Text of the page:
Epic Battle of MVPs Inevitable in the NBA Finals

Just recently, with the elimination of the Miami Heat, NBA fans were robbed of a chance to watch two former teammates and good friends compete against each other for a trip to the NBA Finals. While we didn’t get the Eastern Conference Finals matchup we wanted, we sure did in the West. Kevin Durant and Steph Curry are battling it out for a trip to the NBA Finals, and it is must see TV.

The NBA has a lot of stars, but LeBron James, Steph Curry and Kevin Durant are on a level all their own. The trio has won seven MVP awards and will have a combined ten trips to the NBA Finals once they get underway. Regardless of the matchup, someone will be looking for revenge in the Finals. In 2012, LeBron beat Durant and won his first NBA Championship. Last season, Curry beat LeBron (without Kevin Love and Kyrie Irving) and won his first NBA title (the first for the Warriors since 1975).

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Coming Soon: A Moviegoer’s Guide to November


While the past two months have featured several potential award contenders, there’s a surprising lack of prestige films on the November release slate. That’s not to say it’s completely devoid of Oscar bait, because “Spotlight,” “Carol” and “The Danish Girl” are all earning serious buzz, but this month is geared more towards high-profile fare like the new Bond movie and the final installment of the “Hunger Games” series. There’s almost too much to choose from this November, although that’s a nice problem to have.


Who: Daniel Craig, Christoph Waltz, Léa Seydoux, Ralph Fiennes and Monica Bellucci
What: A cryptic message from Bond’s past sends him on a trail to uncover the truth behind the sinister organization known as SPECTRE.
When: November 6th
Why: Daniel Craig may not be doing the movie any favors with his series of controversial remarks during the publicity tour, but you’d be hard-pressed to find anyone who isn’t excited about “Spectre,” especially with the core creative team behind “Skyfall” all returning. Though it will be difficult to top the last installment in the long-running series, director Sam Mendes probably wouldn’t have signed on if he didn’t think it was possible. My only problem with “Spectre” is the casting of Christoph Waltz as the main villain, because while he’s perfect for the role, the actor has played the mustache-twirling bad guy so many times that it feels too obvious.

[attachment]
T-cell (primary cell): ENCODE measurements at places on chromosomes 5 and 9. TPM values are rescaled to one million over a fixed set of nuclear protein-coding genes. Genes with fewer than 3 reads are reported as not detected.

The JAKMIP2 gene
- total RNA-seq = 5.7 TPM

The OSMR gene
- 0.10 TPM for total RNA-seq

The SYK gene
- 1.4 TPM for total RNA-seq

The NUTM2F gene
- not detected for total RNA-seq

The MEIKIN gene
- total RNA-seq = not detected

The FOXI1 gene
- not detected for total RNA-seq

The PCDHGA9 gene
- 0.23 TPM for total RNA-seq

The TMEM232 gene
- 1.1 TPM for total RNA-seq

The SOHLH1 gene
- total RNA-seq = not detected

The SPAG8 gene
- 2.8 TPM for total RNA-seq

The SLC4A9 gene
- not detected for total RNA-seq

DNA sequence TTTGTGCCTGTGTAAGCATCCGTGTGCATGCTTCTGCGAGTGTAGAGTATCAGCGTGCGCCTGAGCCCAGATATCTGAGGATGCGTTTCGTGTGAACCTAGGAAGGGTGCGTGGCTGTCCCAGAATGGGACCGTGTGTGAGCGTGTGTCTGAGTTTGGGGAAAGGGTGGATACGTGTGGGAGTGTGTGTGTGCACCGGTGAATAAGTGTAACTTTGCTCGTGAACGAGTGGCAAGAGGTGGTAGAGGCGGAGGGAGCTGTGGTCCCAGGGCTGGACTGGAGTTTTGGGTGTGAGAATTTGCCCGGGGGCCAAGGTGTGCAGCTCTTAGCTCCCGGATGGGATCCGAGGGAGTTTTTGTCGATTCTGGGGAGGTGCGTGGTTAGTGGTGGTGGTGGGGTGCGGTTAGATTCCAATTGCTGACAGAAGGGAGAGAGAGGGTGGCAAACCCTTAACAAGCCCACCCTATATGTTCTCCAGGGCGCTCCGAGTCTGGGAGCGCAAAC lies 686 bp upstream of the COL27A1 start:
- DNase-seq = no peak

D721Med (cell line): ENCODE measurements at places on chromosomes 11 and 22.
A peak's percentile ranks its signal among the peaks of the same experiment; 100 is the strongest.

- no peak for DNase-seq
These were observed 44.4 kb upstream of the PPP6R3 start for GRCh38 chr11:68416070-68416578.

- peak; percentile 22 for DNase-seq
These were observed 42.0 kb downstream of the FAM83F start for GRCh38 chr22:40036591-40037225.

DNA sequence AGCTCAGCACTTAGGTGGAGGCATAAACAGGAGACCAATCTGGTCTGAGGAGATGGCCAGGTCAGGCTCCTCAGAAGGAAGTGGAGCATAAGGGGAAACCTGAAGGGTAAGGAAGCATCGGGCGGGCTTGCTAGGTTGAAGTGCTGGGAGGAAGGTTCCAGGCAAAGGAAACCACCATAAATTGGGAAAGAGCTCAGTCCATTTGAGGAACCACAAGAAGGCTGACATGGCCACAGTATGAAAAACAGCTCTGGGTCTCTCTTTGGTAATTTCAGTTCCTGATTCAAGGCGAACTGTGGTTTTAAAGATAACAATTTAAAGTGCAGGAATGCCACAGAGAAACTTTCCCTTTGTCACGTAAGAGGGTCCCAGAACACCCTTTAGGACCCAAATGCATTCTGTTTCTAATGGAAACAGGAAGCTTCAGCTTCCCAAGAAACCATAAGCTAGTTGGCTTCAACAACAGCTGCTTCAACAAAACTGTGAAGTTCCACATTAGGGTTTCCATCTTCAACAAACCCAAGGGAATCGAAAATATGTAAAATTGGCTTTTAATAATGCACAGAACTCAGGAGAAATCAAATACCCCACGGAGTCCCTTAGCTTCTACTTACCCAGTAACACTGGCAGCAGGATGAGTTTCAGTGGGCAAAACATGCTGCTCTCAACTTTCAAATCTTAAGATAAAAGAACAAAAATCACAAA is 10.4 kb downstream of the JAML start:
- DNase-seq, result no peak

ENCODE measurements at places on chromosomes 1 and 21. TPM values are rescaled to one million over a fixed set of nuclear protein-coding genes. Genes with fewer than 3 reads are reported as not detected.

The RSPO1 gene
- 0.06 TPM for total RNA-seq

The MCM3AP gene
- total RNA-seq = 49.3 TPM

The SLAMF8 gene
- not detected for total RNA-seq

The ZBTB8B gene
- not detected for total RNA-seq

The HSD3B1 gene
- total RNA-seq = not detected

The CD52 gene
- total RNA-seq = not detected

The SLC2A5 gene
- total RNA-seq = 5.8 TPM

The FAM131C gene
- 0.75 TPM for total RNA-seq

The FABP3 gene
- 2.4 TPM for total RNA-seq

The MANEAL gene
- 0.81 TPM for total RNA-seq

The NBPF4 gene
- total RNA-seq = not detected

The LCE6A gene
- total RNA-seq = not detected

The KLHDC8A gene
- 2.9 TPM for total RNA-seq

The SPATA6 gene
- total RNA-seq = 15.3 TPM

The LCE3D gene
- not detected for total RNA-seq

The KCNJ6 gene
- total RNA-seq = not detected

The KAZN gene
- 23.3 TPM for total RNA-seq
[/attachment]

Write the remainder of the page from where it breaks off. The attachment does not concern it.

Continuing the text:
Who: Michael Keaton, Rachel McAdams, Mark Ruffalo and Liev Schreiber
What: The true story of how the Boston Globe uncovered the massive scandal of child molestation and cover-up within the local Catholic Archdiocese.
When: November 6th
Why: After delivering an uncharacteristic dud with “The Cobbler,” writer/director Tom McCarthy has seemingly bounced back with this investigative news drama, which gained serious Oscar buzz following its debut at the Toronto International Film Festival. The Academy loves movies based on true stories, especially ones as noteworthy as this, and the cast is overflowing with talent. Though Michael Keaton is hot off his Best Actor win for “Birdman,” early reviews have singled out Mark Ruffalo as the cast member most likely to earn a nomination come January. But regardless of what kind of presence it has at next year’s awards ceremony, “Spotlight” looks absolutely riveting.

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Drink of the Week: Basil Hayden’s Power Play

Basil Hayden's Power Play.This week we finally come to the end of a cycle of posts featuring a number of good-to-fantastic cocktails, all courtesy of the gods of booze publicity and the free bottles of booze they are kind enough to occasionally send me. This week’s drink is a very tasty way to end the series and is intended as a sort of salute to the relatively new season of what I imagine has to be the most popular of all web-only television series, Beau Willimon’s bass-heavy, caustically compelling “House of Cards.”